Yachting 101

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Everyone who dreams of yachting knows, ‘The two best days of a boat owner’s life are the day they buy it and the day they sell it.’ Here’s a better idea: charter it.

The dream of owning a luxurious private yacht conjures visions of exotic ports, lavish meals, and 24/7 luxury. A yacht is the ultimate getaway vehicle that allows you to discover what lies beyond the horizon. However, there may be a better option than owning a yacht—chartering it.

With a crewed charter yacht, you have all the comforts of home and a staff to do all the work, leaving you free to enjoy the adventure. You can go where you want, when you want.

The best way to make this come true is to work with a yacht chartering firm that will arrange the ideal vessel, crew, and destination to fit your needs.

A charter yacht is essentially a portable waterfront resort, complete with bedrooms, a kitchen, a dining area, an enclosed lounge (salon), and open-air seating to work on a tan. Larger yachts will have cabins on one level, the dining area on another, with a third level for sunbathing.

Epoch Times Photo
When choosing a yacht, look for one offering activities for all your guests. (Courtesy of Sherakhan Archive)
Epoch Times Photo
Make sure to bring a waterproof camera to catch all the action. (Courtesy of Sherakhan Archive)
Epoch Times Photo
(Courtesy of Sherakhan Archive)
Epoch Times Photo
(Courtesy of Sherakhan Archive)
Epoch Times Photo
(Courtesy of Sherakhan Archive)

Unlike a traditional resort, when you get tired of the scenery, you can simply pull up anchor and find a different view. The larger the yacht, the more likely it will be equipped with “toys” such as smaller boats (tenders), personal watercraft, paddleboards, and diving equipment. Some superyachts even have a personal submarine to explore the reefs and a helicopter to ferry guests to and from shore. The possibilities are limited only by your budget.

The number of people in your party will help determine the size of the yacht—and the crew—needed. Just as some resorts are smaller than others, so too are charter yachts, available in sizes from 35 feet to well beyond 200 feet. The size will dictate the number and opulence of accommodations and amenities. And for those who prefer the romance of wind power, many charter fleets include traditional sailboats and wider, very stable catamaran sailing yachts.

When chartering a yacht, the crew may be a captain-and-spouse team sharing the duties of driving, cooking, and maintaining the vessel. Larger yachts can be staffed by a captain to drive and manage the crew, which may include a chef to prepare meals, stewards and stewardesses to wait on guests, and an engineer to look after the engines.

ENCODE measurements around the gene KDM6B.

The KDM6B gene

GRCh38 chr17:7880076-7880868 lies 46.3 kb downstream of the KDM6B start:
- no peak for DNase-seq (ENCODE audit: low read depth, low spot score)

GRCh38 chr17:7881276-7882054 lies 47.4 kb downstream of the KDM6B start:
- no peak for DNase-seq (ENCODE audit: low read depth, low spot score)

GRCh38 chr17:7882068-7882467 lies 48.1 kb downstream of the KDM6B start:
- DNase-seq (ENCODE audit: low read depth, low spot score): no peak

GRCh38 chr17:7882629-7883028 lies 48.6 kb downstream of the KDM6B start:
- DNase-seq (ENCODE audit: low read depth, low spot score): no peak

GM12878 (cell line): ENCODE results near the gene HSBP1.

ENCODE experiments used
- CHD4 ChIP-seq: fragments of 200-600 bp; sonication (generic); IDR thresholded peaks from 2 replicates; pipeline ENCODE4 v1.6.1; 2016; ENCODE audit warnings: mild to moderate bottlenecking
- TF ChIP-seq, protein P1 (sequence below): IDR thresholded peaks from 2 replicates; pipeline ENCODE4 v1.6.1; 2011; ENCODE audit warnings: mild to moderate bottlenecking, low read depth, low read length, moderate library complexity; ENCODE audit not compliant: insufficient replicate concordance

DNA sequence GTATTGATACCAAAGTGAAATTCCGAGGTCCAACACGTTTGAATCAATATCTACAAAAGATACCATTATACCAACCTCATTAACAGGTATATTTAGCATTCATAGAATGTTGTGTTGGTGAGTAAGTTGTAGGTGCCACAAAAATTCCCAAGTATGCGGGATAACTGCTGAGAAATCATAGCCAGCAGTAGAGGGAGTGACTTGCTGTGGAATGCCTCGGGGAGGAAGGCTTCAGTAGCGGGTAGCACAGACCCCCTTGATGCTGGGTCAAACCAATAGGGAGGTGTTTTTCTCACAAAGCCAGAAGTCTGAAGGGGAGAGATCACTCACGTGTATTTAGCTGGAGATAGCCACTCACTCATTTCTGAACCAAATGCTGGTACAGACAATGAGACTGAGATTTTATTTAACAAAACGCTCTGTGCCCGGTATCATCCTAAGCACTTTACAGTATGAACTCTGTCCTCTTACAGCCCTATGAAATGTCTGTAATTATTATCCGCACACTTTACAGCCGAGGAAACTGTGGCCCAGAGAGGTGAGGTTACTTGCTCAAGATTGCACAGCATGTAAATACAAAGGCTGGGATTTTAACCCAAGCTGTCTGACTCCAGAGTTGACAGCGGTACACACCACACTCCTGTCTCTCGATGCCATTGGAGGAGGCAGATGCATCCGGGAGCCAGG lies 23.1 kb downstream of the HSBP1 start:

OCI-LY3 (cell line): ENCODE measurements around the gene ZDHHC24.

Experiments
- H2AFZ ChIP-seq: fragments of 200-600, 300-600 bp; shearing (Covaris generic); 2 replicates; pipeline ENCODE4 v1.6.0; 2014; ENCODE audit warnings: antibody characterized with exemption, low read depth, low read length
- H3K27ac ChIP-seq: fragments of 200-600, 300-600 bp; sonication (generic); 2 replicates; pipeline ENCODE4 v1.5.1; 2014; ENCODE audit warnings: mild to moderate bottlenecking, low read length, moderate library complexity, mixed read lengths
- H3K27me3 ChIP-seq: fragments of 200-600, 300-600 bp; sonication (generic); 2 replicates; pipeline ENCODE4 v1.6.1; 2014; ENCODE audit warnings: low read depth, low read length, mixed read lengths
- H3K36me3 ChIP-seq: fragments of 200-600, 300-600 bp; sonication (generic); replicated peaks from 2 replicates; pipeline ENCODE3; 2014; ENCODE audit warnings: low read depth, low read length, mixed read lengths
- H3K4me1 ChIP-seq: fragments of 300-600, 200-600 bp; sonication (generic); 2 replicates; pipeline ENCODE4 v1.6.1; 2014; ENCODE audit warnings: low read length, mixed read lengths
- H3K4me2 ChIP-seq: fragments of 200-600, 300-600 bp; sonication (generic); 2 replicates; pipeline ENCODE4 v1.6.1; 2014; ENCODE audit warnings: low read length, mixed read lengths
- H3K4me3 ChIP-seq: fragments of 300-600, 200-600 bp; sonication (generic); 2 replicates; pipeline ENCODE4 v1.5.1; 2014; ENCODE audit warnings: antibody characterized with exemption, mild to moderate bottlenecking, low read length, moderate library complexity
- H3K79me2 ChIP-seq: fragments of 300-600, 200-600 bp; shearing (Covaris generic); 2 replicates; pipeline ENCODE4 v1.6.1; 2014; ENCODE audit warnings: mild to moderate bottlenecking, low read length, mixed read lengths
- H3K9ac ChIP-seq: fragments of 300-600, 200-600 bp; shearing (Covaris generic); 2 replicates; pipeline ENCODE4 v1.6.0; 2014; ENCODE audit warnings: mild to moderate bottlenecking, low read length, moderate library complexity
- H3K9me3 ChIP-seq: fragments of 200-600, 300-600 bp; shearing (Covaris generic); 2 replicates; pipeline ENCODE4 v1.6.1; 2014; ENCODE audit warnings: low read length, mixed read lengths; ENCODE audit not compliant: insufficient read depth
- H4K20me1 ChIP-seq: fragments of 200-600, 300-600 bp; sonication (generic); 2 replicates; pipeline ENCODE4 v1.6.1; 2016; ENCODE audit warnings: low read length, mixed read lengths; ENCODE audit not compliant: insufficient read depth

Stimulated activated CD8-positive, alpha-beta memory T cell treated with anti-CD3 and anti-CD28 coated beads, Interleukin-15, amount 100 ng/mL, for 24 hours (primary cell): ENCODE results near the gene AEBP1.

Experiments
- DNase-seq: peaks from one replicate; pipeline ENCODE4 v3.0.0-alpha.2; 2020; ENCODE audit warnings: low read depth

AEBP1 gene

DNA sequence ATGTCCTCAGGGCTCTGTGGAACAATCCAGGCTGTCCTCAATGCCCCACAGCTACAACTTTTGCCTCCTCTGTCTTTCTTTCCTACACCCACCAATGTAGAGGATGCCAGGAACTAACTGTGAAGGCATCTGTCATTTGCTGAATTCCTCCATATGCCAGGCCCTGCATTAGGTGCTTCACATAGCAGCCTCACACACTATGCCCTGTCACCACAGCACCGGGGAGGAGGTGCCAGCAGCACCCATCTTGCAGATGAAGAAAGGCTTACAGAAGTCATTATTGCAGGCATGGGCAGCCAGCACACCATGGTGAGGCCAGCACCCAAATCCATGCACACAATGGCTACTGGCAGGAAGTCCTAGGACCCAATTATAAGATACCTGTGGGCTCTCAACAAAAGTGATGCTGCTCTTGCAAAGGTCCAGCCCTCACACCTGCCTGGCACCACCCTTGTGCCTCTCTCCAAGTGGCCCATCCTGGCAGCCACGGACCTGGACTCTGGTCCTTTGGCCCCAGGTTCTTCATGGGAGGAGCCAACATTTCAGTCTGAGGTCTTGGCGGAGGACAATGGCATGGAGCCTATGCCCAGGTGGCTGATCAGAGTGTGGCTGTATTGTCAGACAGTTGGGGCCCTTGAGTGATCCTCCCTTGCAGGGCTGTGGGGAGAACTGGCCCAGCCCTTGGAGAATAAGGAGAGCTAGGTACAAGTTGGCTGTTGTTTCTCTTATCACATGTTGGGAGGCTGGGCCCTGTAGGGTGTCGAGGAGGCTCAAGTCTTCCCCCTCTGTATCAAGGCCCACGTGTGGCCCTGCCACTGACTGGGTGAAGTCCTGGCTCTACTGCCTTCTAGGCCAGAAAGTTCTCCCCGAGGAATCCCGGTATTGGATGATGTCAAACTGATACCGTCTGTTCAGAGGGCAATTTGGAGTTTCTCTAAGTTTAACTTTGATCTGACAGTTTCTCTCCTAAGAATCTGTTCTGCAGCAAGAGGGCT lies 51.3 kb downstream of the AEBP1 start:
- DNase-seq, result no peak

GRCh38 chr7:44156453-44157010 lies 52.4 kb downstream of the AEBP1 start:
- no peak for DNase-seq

Big yachts are a good choice for parties of six or more people on voyages longer than 100 miles each way that may last for a week or more. On larger yachts, crew quarters are usually located away from the guest cabins to ensure privacy for guests.

Often those who own a yacht prefer to charter one to explore new ports that are too far away for them to use their own vessel, with a crew to handle all of the chores. While those chartering may have the skills and experience to operate the yacht, in most cases, a captain who’s familiar with the vessel and is licensed to operate in the waters being cruised is required. This is especially important when cruising in foreign waters.

So how do you know what size yacht you need and how much it will cost? Start by determining how many cabins are needed and if any will be shared. Will the guest list include children who want access to a wide selection of water toys? Where do you want to cruise? Charters in the Mediterranean or Caribbean seas may be more expensive than those in U.S. waters. When do you want to go? Fees will be higher during the high season—from June to August in the Mediterranean and from December to March for the Caribbean.

A typical fee for a 100-foot yacht with a crew accommodating eight people for a week is $50,000. A 70-foot yacht for six guests might come in at $30,000. Additional costs include a 10 to 20 percent tip, taxes, and the advance provisioning allowance (APA). A typical APA is equal to 35 percent of the weekly charter fee; it covers the cost of food, fuel, dock fees, and shoreside expenses.

Choosing the right yacht is important, but so too is working with the broker to ensure you get a crew you can get along with for a week in tight quarters.

“The yacht will always be fantastic, but having the perfect crew is what makes a charter a huge success,” said Ami Ira of Fort Lauderdale-based Blue Oceans Yachting.

Bill Lindsey


Bill Lindsey is an award-winning writer based in South Florida. He covers real estate, automobiles, timepieces, boats, and travel topics.

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